All these problems are mounting against the backdrop of the looming assembly polls and a general election. A BJP strategist sums up the situation thus: "Everyone is nervous and jumpy.Fears are mounting that this may be the last year in power. Will Vajpayee continue? Will Advani ever get a shot at the top job? What will happen to Venkaiah Naidu if the BJP loses the assembly polls?" In the middle of all this, Joshi's resignation has clearly exposed the fault-lines within the party.

On the face of it, Joshi is no match for Advani. But the DPM has also lost face after the court order. The case was actually listed as 'State versus L.K. Advani and seven others'. Even RSS spokesman Ram Madhav says, "Some people are saying it is absurd that the main accused is let off but not the others. In any case, we believe that everyone should be let off." vhp president Ashok Singhal told journalists outside Joshi's residence that "if Advani can be let off, so can the others. But Vajpayee and Advani are both hypocrites". A senior BJP leader too found it "strange that Advani has been left out of the chargesheet itself. It's understandable if the others are upset and angry". Indeed, there are whispers about a "special deal" struck by a high-profile BJP leader with the Mulayam Singh Yadav-led government in Uttar Pradesh to get Advani off. Highly-placed BJP sources say the idea was to clear the DPM for the top job "if required in the event of any emergency".

Meanwhile, Joshi is also hinging his hopes on the appeal against the order his lawyers plan to file. For if the very "standards" that were applied to Advani are applied to him, and Joshi too is let off by the courts, then the resignation problem will fade to black. But there is a risk involved with this legal strategy as the courts will also review the decision to let off Advani. Advocate and Congress Rajya Sabha member R.K. Anand points out that the DPM can still be trapped in the Ayodhya cases. "There is a review petition in the Supreme Court regarding the dropping of criminal conspiracy charges. And the Rae Bareli court order will also be challenged. Advani will have to be reborn to get out of the Ayodhya cases. He was the brain behind the demolition. The others were executors," he says.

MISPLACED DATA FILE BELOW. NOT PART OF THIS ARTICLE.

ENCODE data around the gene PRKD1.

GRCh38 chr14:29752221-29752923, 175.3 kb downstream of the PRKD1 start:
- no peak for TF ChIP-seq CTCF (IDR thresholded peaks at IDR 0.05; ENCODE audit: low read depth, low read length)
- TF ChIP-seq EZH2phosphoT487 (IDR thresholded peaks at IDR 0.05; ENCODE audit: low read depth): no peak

All this, however, has fuelled intense speculation about who will emerge winner from the latest slugfest in the party. For linked to Joshi's resignation is the issue of party presidency. A new president will be chosen in December this year soon after the assembly election results. At the moment, it is not certain whether Naidu will retain the presidency. Vajpayee is believed to have "serious reservations" about backing the man who had tried to prop up Advani as the 'lohpurush'. However, Joshi's hopes of becoming BJP president may be equally unrealistic. Advani would oppose this tooth and nail and the PM would not risk an open war with his deputy. The very clever Pramod Mahajan could emerge as the consensus candidate. But his stumbling block would be the RSS which is very suspicious of the high-flying Mumbai politician.

With international concerns on his mind, Vajpayee prefers to be above factional feuds. He has lined up several foreign trips in the coming weeks and the current joke in BJP circles is about "Atalji flying high" while party leaders are overtly and covertly undermining each other. But he won't be able to ignore it when he returns to India. The first thing he will have to do then is to attend to the crisis in his party. And this will require the sort of deft positioning Vajpayee is so good at.